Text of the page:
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Barbara Stewart, who works as a portfolio manager in Toronto, researched women's attitudes about money and financial confidence. (Fernando Morales/The Globe and Mail/Fernando Morales/The Globe and Mail)
Barbara Stewart, who works as a portfolio manager in Toronto, researched women's attitudes about money and financial confidence. (Fernando Morales/The Globe and Mail/Fernando Morales/The Globe and Mail)

Leah Eichler

Money, work and the value of self-worth Add to ...

My first job in journalism, as an intern at a magazine in Jerusalem, paid about $500 a month. At the time I felt thrilled by the opportunity and promptly found a part-time job in retail to support my full-time job as a journalist. But I think the consequences may have haunted me throughout my career.

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Looking back, this wasn’t the only time I played down the importance of proper payment for work. Like many women, the topic of compensation makes me uncomfortable, especially when it relates to work I love.

I often wonder what role our ambivalent feelings about money plays in the wider discussion of the wage gap between women and men. It seems obvious to say that we need money to survive, and want to be paid for a job well done. So why do so many of us struggle to talk about it?

We must learn to talk about money, and talk about it often, because dismissing its importance leads to a host of other issues that have an impact on more than just financial independence.

“Getting paid is so important because it fosters that feeling of financial confidence,” said Barbara Stewart, a portfolio manager with Cumberland Private Wealth Management Inc. in Toronto.

She warns that it’s vital to focus on being properly compensated, and recognized, for your work because if you don’t, it can lead to a lifetime of undervaluing your accomplishments.

Women and their relationship to money is a topic close to Ms. Stewart’s heart. She not only manages people’s wealth in her position, but in the past year she travelled the world interviewing dozens of accomplished women on their views about money. She has self-published her findings in a paper entitled “Rich Thinking: A Global study – A Guide to Building Financial Confidence in Girls and Women.”

Ms. Stewart uncovered 10 major themes in her research, but the one that resonated for me focused on the issue of being paid for your work. She interviewed a successful painter in Berlin who bucked the notion of the starving artist after watching her mother, a baker, lose her business by not charging enough for her cakes. The artist refused to make the same mistake.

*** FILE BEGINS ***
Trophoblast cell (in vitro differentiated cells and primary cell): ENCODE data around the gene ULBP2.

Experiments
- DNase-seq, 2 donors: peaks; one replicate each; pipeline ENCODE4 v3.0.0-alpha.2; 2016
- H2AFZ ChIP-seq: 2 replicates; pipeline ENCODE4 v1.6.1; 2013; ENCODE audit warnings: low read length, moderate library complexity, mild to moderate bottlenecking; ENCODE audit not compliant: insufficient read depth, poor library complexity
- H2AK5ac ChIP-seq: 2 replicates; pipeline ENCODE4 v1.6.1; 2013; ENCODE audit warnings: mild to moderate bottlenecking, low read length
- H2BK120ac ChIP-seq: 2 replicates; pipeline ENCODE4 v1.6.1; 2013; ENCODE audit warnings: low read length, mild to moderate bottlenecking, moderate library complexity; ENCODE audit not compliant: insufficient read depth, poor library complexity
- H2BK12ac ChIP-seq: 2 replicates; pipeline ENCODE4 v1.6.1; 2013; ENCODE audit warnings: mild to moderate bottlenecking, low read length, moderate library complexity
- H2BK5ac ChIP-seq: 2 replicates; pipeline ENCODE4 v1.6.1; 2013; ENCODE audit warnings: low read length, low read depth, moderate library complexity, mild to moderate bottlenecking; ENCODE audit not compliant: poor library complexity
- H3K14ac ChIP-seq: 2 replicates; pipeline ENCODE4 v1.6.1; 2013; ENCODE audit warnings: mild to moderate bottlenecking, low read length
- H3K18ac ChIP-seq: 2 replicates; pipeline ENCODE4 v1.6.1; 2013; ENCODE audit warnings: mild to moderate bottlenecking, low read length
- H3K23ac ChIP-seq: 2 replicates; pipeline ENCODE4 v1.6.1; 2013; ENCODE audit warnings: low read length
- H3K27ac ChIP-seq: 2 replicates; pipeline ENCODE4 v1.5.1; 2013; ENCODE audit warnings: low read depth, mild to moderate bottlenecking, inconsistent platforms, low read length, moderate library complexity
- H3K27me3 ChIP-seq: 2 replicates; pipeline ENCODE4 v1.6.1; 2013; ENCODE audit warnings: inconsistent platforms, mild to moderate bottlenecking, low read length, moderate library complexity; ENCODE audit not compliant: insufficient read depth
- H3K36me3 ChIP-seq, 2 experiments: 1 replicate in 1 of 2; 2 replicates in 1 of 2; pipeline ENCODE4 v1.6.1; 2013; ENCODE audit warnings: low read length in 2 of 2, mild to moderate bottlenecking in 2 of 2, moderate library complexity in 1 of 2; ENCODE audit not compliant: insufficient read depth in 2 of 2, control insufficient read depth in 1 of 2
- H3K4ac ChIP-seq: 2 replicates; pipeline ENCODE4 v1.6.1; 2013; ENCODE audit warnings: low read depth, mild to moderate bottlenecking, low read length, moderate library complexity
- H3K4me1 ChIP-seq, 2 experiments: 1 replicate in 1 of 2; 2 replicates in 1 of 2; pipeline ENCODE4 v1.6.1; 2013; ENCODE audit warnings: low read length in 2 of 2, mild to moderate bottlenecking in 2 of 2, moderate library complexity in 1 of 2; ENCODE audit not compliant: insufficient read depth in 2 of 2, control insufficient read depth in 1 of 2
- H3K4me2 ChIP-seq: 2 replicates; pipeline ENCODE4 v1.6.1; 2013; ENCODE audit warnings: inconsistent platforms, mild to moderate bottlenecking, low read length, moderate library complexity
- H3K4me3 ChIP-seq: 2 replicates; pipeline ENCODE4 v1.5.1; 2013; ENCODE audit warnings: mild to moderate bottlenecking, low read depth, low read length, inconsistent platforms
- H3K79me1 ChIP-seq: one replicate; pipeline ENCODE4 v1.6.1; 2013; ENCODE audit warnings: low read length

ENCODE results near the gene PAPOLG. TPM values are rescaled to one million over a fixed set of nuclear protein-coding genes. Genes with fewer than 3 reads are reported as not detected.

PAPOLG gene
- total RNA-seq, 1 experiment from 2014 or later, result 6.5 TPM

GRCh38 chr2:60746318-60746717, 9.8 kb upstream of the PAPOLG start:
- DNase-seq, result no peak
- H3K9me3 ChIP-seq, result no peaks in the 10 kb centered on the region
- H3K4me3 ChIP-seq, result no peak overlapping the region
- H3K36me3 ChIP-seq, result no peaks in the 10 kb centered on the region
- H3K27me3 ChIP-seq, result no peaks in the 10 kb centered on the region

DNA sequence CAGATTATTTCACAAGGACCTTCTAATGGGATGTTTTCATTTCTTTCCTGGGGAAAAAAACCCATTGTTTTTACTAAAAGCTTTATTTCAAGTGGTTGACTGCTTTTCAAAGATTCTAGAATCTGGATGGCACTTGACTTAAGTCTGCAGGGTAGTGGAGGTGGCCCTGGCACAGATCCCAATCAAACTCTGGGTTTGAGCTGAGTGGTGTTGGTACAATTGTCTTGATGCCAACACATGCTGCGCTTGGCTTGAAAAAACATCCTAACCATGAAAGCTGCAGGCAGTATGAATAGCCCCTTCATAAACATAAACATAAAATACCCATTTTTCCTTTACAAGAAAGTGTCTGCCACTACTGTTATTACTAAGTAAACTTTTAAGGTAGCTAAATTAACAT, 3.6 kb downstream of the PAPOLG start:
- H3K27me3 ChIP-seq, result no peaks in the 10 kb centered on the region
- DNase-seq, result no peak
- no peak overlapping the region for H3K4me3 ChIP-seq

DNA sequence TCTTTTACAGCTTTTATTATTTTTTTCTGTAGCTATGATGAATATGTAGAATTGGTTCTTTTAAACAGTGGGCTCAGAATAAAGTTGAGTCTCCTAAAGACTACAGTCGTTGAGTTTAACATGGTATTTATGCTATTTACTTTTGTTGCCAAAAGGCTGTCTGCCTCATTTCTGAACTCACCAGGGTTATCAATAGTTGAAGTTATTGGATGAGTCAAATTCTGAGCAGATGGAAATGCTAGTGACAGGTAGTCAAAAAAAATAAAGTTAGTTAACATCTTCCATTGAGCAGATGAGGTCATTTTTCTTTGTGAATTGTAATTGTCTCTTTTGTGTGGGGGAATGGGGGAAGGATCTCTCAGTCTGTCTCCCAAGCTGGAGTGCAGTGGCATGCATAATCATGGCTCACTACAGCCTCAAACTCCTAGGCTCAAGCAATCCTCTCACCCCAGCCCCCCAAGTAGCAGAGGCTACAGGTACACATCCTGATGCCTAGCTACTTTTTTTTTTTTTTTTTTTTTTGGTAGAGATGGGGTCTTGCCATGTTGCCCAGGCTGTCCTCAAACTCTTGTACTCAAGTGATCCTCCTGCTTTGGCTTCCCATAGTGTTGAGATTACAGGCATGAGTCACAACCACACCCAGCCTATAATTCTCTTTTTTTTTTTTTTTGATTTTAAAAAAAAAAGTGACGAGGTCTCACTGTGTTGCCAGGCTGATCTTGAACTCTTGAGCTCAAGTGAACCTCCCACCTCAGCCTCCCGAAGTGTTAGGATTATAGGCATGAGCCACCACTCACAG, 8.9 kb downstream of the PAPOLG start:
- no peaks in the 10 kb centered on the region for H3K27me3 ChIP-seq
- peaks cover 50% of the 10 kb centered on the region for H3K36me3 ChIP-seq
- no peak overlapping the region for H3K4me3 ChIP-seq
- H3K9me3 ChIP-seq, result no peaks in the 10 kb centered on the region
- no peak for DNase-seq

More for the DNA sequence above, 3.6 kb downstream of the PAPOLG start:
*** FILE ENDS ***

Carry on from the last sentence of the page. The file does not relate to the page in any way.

“The overriding message that permeated across all of the 10 themes was to be independent,” Ms. Stewart said. “Being independent means understanding that what we want costs money, and that means dealing with money yourself and understanding the link between work and money.”

If you are meek when negotiating your salary or requesting a pay raise, the impact likely goes beyond your financial statement. Vancouver-based Kim Sarrasin, who coaches women in search of a healthier relationship with men and money, said she frequently encounters women who settle for less because they don’t feel they deserve to “have it all.”

“Money is a highly emotionally charged subject. Women find it much easier to talk about their sex life versus their money issues – even with their best girlfriend,” Ms. Sarrasin said. “Money is a deeply intimate subject. So if a client is not willing to look at money in the eye, it’s a clue I need to find out what else she’s not looking in the eye,” she added.

She suggested that women who avoid talking about money frequently have other relationship issues that should be addressed. “Working through major money blocks will release a host of other limiting beliefs women have developed over their lifetime, with regard to worth and value,” she said.

So, is this bashfulness about money a youthful trait that some of us never outgrow? Or is it something we need to tackle early in our careers, with full awareness of our expectations?

Jessica Tobianah, a student in the Rotman Commerce program at the University of Toronto, plans to use online resources such as Glassdoor to ensure that the summer jobs she applies for pay appropriately. She also relies on the experiences of family and friends as benchmarks. But like other young women entering the work force, she is more focused on getting the right job than the appropriate paycheque.

“As a student, it’s most important for me to build a solid foundation of transferable skills and to prove to professionals that I am intelligent,” Ms. Tobianah said. “Depending on the task and the employer, I know when it is appropriate to ask for compensation and when it’s better to simply lend a helping hand.”

Leah Eichler is co-founder of Femme-o-Nomics, a networking and content portal for professional women. E-mail: leah.eichler@rogers.com

 
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